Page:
How Torii Hunter is hitting for average in 2013


Torii Hunter connects.
Torii Hunter is getting older, but his batting average is getting better. (Rick Osentoski/USA TODAY Sports)

Torii Hunter has been a great player for many years. He’s made five All-Star teams, won nine Gold Gloves and hit more than 300 home runs. His track record includes countless highlight-reel catches, MVP votes, postseason success and nearly 50 bWAR in 17 big-league seasons. That probably won’t be enough to land him a spot in the Hall of Fame, but there’s no questioning his plaque in the fictional Hall of Very Good.

But for all of Torii Hunter’s accomplishments, he had never batted .300 in a season until 2012, his final season with the Los Angeles Angels. He came close in 2009, when he hit .299. But most years, his average settled near .270 or .280. It was surprising then when his average spiked from .262 in 2011 to .313 the next year, the same summer he turned 37. Incredibly, Hunter managed to pump up his average 51 points — an increase almost unheard of for players his age — despite posting the worst strikeout rate of his career.

The explanation behind his batting average boost was a fluky .389 BABiP, the second-highest mark in baseball last year (one point below Dexter Fowler). Torii Hunter’s not getting any faster at this stage in his career, so he must have gotten luckier, right?

Well, to some degree, yes. Fortune always plays a part in BABiP and batting average, but there’s more to it than that. Torii Hunter did get lucky, but he also altered his batting approach. To compensate for his diminishing power stroke, Hunter leveled out his swing, an adjustment that resulted in a career-best line drive rate and ground ball rate, as well as a career-low fly ball rate. Accordingly, his BABiP went through the roof. Fly balls that don’t leave the park tend to wind up in outfielders’ mitts. Line drives and ground balls, on the other hand, find holes and take funny hops. They are tougher to convert into outs.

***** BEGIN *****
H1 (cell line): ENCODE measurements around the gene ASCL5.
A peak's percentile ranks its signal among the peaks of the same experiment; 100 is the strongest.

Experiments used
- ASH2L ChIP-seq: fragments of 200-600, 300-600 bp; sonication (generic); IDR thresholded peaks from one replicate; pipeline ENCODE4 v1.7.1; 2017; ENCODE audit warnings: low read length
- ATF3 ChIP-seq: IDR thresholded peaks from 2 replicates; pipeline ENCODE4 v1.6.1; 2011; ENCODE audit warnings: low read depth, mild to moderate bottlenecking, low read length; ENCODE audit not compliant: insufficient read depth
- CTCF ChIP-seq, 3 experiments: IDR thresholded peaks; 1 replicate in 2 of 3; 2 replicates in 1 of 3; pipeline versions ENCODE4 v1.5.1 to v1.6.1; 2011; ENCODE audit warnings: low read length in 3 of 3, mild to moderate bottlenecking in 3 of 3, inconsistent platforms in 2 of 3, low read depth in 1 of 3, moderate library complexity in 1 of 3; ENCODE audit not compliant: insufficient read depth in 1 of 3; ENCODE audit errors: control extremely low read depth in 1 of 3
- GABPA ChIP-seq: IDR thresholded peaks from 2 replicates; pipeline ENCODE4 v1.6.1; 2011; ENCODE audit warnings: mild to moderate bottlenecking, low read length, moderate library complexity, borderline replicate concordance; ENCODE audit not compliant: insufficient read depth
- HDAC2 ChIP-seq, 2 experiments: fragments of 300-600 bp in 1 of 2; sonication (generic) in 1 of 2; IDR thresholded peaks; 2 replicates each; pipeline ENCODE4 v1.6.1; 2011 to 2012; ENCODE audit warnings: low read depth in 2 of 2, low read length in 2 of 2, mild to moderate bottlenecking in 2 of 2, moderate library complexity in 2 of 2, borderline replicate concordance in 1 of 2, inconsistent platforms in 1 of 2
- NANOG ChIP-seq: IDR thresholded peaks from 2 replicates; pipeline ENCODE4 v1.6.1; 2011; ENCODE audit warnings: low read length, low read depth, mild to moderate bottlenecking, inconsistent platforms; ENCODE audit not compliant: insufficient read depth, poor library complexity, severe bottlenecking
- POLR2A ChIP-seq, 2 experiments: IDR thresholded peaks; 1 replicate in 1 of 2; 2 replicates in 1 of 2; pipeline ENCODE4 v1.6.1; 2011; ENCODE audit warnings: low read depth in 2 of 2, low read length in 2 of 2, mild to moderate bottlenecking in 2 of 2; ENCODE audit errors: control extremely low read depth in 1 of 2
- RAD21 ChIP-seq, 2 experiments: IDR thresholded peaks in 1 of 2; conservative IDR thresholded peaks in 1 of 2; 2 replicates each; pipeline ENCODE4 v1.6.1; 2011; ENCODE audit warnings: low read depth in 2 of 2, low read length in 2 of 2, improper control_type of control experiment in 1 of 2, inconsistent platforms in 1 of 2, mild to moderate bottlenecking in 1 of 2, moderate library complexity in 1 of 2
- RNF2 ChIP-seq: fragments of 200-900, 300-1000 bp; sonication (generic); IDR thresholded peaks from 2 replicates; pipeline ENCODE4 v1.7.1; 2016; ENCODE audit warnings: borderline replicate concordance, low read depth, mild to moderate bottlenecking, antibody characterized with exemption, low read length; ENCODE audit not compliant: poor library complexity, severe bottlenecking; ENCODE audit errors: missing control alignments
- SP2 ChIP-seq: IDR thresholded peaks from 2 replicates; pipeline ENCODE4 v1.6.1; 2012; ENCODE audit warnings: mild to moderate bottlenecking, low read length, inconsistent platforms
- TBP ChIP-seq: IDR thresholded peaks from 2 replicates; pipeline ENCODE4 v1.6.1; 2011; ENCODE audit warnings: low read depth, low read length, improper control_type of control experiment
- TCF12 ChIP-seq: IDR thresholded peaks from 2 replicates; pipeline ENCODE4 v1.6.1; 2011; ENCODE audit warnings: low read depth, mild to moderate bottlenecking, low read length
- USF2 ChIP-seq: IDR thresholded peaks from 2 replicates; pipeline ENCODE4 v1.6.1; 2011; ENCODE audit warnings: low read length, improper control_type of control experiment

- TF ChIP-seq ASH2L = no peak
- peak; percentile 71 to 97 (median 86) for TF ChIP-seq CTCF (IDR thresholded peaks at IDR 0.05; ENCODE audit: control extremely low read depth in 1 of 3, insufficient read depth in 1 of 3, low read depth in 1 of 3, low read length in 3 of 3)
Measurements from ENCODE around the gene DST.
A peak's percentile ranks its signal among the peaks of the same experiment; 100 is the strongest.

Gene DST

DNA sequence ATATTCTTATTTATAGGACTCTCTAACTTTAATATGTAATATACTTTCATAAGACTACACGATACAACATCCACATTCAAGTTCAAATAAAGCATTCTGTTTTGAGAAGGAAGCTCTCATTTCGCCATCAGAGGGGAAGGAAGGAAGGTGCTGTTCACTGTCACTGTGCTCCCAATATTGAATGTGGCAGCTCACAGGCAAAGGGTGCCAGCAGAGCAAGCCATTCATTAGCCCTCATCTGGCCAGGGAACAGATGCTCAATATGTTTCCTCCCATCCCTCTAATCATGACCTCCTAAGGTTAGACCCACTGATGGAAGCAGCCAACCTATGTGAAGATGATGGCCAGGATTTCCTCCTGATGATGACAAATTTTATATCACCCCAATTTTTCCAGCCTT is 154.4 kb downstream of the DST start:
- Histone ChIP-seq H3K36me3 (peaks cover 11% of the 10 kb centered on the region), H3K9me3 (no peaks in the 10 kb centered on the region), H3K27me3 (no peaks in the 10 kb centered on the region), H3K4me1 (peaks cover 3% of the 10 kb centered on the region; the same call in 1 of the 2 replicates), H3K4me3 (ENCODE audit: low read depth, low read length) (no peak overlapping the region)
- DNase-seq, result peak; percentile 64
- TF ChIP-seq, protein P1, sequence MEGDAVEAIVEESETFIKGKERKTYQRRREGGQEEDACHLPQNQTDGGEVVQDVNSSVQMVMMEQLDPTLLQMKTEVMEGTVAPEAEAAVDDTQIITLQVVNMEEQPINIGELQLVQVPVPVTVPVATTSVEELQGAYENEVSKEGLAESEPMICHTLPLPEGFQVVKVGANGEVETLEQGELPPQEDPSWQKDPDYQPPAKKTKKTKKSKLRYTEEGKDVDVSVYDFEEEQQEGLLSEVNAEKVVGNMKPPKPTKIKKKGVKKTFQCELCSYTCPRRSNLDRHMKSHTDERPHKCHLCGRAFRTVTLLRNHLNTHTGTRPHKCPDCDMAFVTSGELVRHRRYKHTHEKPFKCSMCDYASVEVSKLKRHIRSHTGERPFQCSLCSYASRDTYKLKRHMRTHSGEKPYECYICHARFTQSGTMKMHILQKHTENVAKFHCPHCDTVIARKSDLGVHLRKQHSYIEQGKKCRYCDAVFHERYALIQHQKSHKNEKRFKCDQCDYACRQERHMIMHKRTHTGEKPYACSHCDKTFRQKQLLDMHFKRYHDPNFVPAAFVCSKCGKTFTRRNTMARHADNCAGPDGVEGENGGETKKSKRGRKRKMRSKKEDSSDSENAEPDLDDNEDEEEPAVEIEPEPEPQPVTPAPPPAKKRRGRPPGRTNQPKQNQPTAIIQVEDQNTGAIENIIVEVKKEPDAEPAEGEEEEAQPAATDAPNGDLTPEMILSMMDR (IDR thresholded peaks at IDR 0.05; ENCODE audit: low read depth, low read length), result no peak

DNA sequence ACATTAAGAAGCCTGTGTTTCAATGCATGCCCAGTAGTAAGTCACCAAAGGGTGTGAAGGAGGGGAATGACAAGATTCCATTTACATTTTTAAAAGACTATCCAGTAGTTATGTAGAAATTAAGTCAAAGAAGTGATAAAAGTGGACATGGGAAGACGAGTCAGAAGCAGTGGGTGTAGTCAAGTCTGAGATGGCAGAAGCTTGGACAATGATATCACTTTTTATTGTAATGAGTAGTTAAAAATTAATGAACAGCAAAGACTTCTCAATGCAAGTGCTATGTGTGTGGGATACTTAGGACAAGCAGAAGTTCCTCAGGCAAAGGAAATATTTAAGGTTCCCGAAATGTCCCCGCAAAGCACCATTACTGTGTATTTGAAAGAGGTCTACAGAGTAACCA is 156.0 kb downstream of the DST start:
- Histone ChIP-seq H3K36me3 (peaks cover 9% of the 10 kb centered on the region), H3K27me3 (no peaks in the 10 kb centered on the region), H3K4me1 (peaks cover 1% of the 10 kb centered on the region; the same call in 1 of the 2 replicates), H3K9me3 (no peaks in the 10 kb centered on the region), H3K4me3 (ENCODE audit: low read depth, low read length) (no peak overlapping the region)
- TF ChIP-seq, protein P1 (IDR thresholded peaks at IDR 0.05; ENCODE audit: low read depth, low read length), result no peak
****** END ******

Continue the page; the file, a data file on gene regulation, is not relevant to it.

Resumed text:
This year, Hunter’s BABiP and batted-ball data have regressed closer to his career norms, though he’s still enjoying good luck on balls in play with his .342 mark. One would expect his batting average to suffer a similarly drastic drop-off, but instead, it’s dipped just five points to .308.

So, how is he pulling that off? Hunter’s been able to maintain his high average by getting the bat on the ball more frequently and becoming hyperaggressive at the plate. His strikeout rate is down, his contact rate is up, and he’s swinging at everything. No wonder his walk rate is down to 4.4 percent, easily the lowest of his career. Here’s another stat to illustrate how trigger-happy Hunter’s become: in a 52-game stretch from June 9-Aug. 12, he walked four times.

That kind of approach would spell disaster for most players (see: Jeff Francoeur), but it’s working for Hunter. After batting .274 in his first 15 seasons, he’s a .310 hitter since opening day 2012. And he’s not slowing down. Since June 16, he’s batting .324 and slugging .555, providing plenty of offense for the Detroit Tigers, who got hot and lead their division by a comfortable margin. Barring a late-season collapse, the defending American League champions will return to the postseason, putting Torii Hunter in position to bolster his already-impressive resume with one more credential: a World Series ring.

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